“Not at all, my dear fellow. Carnes, doesn’t the sight of the glowing orb of night influence you to pious meditation upon the frailty of human life and the insignificance of human ambition?”
“Not to any very great degree,” replied Carnes dryly.
“Carnesy, old dear, I fear that you are a crass materialist. I am beginning to despair of ever inculcating in you any respect for the finer and subtler things of life. I must try Bolton. Bolton, have you ever seen a finer moon? Remember that I won’t move a step until you have carefully considered the matter and fully answered my question.”
Bolton looked first at the Doctor, then at Carnes, and finally he looked reluctantly at the moon.
“It’s a fine one,” he admitted, “but all full moons look large on clear nights at this time of the year.”
“Then you have studied the moon?” cried Dr. Bird with delight. “I was sure--”
He broke off his speech suddenly and listened. From a distance came the mournful howl of a dog. It was answered in a moment by another howl from a different direction. Dog after dog took up the chorus until the air was filled with the melancholy wailing of the animals.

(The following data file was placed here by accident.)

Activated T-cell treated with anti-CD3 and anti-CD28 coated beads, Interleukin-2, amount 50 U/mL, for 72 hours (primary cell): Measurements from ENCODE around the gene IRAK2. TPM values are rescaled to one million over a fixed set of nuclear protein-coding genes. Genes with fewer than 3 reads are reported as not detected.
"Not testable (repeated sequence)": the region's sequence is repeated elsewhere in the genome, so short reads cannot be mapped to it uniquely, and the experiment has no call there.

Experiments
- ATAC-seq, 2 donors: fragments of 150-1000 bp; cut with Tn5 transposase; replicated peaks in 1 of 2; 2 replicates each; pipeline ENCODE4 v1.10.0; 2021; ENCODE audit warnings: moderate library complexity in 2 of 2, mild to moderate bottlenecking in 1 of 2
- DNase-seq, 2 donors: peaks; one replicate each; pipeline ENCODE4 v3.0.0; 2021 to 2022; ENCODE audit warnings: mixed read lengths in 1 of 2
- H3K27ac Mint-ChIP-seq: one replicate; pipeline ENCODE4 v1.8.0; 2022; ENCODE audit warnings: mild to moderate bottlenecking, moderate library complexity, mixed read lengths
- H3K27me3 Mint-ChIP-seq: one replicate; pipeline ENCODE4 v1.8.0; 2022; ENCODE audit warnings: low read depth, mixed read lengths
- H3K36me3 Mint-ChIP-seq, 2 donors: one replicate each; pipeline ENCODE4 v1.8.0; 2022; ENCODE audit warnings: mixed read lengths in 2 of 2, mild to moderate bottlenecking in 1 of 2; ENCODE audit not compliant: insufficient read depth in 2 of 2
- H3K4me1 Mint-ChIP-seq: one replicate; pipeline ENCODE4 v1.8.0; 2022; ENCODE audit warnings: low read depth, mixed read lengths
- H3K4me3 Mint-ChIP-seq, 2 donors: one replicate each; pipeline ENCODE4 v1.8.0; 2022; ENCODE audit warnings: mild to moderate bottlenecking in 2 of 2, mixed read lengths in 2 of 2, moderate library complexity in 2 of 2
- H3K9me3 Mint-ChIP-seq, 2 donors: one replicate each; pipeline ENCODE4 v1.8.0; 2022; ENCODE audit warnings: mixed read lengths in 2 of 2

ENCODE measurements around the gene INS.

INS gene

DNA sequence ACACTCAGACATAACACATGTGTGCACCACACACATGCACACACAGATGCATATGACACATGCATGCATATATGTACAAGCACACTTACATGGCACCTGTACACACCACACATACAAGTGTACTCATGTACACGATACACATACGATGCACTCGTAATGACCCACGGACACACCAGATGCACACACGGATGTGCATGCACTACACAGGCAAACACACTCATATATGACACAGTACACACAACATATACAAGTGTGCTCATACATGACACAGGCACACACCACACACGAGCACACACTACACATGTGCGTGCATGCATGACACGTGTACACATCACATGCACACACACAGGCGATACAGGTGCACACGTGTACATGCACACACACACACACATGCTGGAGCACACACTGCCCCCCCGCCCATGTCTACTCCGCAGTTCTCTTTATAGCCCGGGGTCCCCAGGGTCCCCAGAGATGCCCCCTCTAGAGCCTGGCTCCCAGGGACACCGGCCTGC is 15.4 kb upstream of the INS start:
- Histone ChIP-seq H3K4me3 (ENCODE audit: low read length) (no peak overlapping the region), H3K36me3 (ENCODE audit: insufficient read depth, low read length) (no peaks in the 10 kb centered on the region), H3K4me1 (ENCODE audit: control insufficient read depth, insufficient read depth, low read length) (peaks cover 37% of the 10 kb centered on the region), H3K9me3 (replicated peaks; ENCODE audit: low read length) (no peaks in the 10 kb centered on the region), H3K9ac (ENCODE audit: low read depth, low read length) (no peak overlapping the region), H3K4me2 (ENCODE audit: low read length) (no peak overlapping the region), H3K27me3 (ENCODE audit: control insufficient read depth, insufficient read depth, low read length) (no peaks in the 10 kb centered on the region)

“See, Bolton,” remarked the Doctor, “even the dogs feel the chastening influence of the Lady of Night and repent of the sins of their youth and the follies of their manhood, or should one say doghood? Come along. I feel that the call of duty must tear us away from the contemplation of the beauties of nature.”
He led the way to Bolton’s car and got in without further words. A half-hour later, Bolton led the way into the White House. A word to the secret service operative on guard at the door admitted him and his party, and he led the way to the newly constructed solarium where the President slept. An operative stood outside the door.
“What word, Brady?” asked Bolton in a whisper.
“He seems worse, sir. I doubt if he has slept at all. Admiral Clay has been in several times, but he didn’t do much good. There, listen! The President is getting up again.”
From behind the closed door which confronted them came sounds of a person rising from a bed and pacing the floor, slowly at first, and then more and more rapidly, until it was almost a run. A series of groans came to the watchers and then a long drawn out howl. Bolton shuddered.
“Poor devil!” he muttered.
Dr. Bird shot a quick glance around.
“Where is Admiral Clay?” he asked.